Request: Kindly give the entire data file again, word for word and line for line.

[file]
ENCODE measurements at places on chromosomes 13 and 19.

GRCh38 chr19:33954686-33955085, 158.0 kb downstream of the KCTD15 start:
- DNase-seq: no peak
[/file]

ENCODE measurements at places on chromosomes 13 and 19.

GRCh38 chr19:33954686-33955085, 158.0 kb downstream of the KCTD15 start:
- DNase-seq: no peak